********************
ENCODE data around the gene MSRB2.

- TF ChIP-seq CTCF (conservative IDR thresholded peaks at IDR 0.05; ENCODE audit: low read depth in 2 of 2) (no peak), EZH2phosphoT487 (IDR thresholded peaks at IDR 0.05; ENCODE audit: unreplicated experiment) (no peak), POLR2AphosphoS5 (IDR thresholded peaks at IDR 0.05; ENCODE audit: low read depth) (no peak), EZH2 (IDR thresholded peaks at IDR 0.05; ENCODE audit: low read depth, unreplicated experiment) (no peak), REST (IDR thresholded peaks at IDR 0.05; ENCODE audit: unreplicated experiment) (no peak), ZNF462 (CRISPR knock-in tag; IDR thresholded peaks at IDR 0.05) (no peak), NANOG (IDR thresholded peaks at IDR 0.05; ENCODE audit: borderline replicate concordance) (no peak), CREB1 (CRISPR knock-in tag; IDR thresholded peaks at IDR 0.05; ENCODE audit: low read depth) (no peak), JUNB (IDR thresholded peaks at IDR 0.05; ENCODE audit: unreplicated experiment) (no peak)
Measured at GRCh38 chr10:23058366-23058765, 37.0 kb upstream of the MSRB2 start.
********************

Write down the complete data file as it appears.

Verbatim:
ENCODE data around the gene MSRB2.

- TF ChIP-seq CTCF (conservative IDR thresholded peaks at IDR 0.05; ENCODE audit: low read depth in 2 of 2) (no peak), EZH2phosphoT487 (IDR thresholded peaks at IDR 0.05; ENCODE audit: unreplicated experiment) (no peak), POLR2AphosphoS5 (IDR thresholded peaks at IDR 0.05; ENCODE audit: low read depth) (no peak), EZH2 (IDR thresholded peaks at IDR 0.05; ENCODE audit: low read depth, unreplicated experiment) (no peak), REST (IDR thresholded peaks at IDR 0.05; ENCODE audit: unreplicated experiment) (no peak), ZNF462 (CRISPR knock-in tag; IDR thresholded peaks at IDR 0.05) (no peak), NANOG (IDR thresholded peaks at IDR 0.05; ENCODE audit: borderline replicate concordance) (no peak), CREB1 (CRISPR knock-in tag; IDR thresholded peaks at IDR 0.05; ENCODE audit: low read depth) (no peak), JUNB (IDR thresholded peaks at IDR 0.05; ENCODE audit: unreplicated experiment) (no peak)
Measured at GRCh38 chr10:23058366-23058765, 37.0 kb upstream of the MSRB2 start.